Luis Alberto Urrea has been named the third recipient of the Paul Engle Prize, presented by the Iowa City UNESCO City of Literature organization.
The prize, established in 2011, honors an individual who, like Paul Engle, represents a pioneering spirit in the world of literature through writing, editing, publishing, or teaching, and whose active participation in the larger issues of the day has contributed to the betterment of the world through the literary arts.
Urrea will receive the prize, which includes a one-of-a-kind work of art and $10,000, during a special ceremony as part of the Iowa City Book Festival on Oct. 4. The event is at 1 p.m. in the Old Capitol Senate Chamber on the University of Iowa campus, and is free and open to the public.
He will appear throughout the Corridor during a three-day visit to the area, Oct. 2-4. He will visit West Liberty High School; read at New Bo Books at 5:30 p.m. on Friday, Oct., 3, in Cedar Rapids; meet with high school and college students in Iowa City; and will participate on a free panel about immigration at 7 p.m. on Thursday, Oct. 2, at the Coralville Center for the Performing Arts.
Urrea said the award comes as he wrestles with the idea of purpose in his work and how he should focus his intentions.
“Maintaining the work of witness in the face of ever shifting career developments and demands is a daunting task,” he said. “This award renews my commitment and vision; validation of this sort is so energizing and will impact my work for some time. The concept of a literature of witness – of bearing witness – has embedded in it the need for action. One must not simply hide in the shadows and type; one must also stand in the light.”
Urrea, a 2005 Pulitzer Prize finalist for nonfiction and member of the Latino Literature Hall of Fame, is a prolific and acclaimed writer who uses his dual-culture life experiences to explore greater themes of love, loss and triumph.
Born in Tijuana, Mexico to a Mexican father and an American mother, Urrea has published extensively in all the major genres. The critically acclaimed and best-selling author of 13 books, Urrea has won numerous awards for his poetry, fiction and essays. The Devil’s Highway, his 2004 non-fiction account of a group of Mexican immigrants lost in the Arizona desert, won the Lannan Literary Award and was a finalist for the Pulitzer Prize and the Pacific Rim Kiriyama Prize.
Urrea’s novels include The Hummingbird’s Daughter, its follow up, Queen of America, and the bestselling Into the Beautiful North, which imagines a small town in Mexico where all the men have immigrated to the U.S. A group of young women, after seeing the film The Magnificent Seven, decide to follow the men North and persuade them to return to their beloved village.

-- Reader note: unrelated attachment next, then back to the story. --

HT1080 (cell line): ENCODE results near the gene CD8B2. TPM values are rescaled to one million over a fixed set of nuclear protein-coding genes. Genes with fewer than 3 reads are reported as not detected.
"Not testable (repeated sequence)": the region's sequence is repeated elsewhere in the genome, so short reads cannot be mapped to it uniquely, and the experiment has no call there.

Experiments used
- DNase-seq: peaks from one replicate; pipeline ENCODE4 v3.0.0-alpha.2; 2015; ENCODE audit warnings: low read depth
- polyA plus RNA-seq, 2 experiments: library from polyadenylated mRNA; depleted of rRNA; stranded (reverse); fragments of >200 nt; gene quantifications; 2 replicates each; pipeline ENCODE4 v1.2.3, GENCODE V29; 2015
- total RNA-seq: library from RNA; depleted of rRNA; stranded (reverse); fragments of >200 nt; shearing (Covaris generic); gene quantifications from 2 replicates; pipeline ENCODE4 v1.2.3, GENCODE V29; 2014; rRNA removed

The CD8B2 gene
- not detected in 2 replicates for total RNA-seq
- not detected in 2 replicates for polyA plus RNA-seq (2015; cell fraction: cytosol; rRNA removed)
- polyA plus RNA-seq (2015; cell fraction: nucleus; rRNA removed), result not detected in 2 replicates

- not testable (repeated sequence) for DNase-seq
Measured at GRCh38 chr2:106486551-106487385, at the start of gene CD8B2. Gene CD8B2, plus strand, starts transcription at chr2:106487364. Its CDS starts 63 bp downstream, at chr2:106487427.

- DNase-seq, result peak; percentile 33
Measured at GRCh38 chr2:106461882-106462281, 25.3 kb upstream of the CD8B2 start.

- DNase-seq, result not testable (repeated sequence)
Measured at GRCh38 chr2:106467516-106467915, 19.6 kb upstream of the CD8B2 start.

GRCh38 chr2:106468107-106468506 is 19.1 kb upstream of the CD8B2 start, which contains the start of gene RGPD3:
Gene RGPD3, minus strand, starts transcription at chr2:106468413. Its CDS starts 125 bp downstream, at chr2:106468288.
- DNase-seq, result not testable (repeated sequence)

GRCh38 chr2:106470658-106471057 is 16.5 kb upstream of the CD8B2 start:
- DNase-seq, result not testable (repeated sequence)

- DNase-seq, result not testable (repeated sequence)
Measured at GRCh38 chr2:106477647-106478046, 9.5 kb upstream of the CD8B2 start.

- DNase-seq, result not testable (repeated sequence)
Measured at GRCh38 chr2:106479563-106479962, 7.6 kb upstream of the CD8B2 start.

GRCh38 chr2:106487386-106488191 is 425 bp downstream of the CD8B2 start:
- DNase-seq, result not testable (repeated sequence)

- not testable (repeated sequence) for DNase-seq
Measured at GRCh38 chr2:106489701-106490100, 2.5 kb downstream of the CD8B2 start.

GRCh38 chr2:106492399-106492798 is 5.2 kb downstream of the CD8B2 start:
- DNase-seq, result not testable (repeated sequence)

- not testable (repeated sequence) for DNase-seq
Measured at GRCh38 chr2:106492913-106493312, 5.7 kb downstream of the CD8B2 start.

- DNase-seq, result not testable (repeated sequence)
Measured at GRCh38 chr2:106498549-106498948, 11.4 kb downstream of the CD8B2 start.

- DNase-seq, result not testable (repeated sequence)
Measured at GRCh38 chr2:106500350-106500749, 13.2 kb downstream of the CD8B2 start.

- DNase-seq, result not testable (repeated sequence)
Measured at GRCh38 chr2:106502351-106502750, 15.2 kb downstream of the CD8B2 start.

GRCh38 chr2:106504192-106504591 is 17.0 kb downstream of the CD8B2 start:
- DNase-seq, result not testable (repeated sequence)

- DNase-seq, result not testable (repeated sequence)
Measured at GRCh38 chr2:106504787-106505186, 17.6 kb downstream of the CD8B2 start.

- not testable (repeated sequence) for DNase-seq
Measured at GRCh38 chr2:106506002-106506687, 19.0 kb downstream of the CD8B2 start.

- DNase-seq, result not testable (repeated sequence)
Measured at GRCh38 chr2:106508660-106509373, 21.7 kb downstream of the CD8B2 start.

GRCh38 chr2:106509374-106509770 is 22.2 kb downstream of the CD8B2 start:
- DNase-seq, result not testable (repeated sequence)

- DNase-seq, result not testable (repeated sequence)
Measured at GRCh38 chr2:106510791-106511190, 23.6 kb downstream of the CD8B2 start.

Urrea attended the University of California at San Diego, earning an undergraduate degree in writing, and did his graduate studies at the University of Colorado-Boulder.
After serving as a relief worker in Tijuana and a film extra and columnist-editor-cartoonist for several publications, Urrea moved to Boston where he taught expository writing and fiction workshops at Harvard. He has also taught at Massachusetts Bay Community College and the University of Colorado and he was the writer in residence at the University of Louisiana-Lafayette.
Urrea lives with his family in Naperville, Ill., where he is a professor of creative writing at the University of Illinois-Chicago.
The Paul Engle Prize is made possible through the generous support of the City of Coralville, which is home to 11 permanent sculptures with artistic and literary ties to Iowa. The sculptures all have ties to work found in The Iowa Writers’ Library, housed in the Coralville Marriott, which features about 800 books written by former students, graduates and faculty of the Iowa Writers’ Workshop.
Paul Engle (October 12, 1908 – March 22, 1991), though best remembered as the long-time director of the Writers’ Workshop and founder of the UI’s International Writing Program, also was a well-regarded poet, playwright, essayist, editor and critic. In addition to recognizing a writer, like Engle, makes an impact on his or her community and the world at large through efforts beyond the page, the award is designed to raise awareness about Engle and his works.
Previous winners of the prize are James Alan McPherson, a longtime instructor at the University of Iowa Writer’s Workshop and the Pulitzer Prize-winning author of Elbow Room, and Kwame Dawes, a professor at Nebraska University, editor of the journal Prairie Schooner, and author of the recent poetry collection, Duppy Conqueror.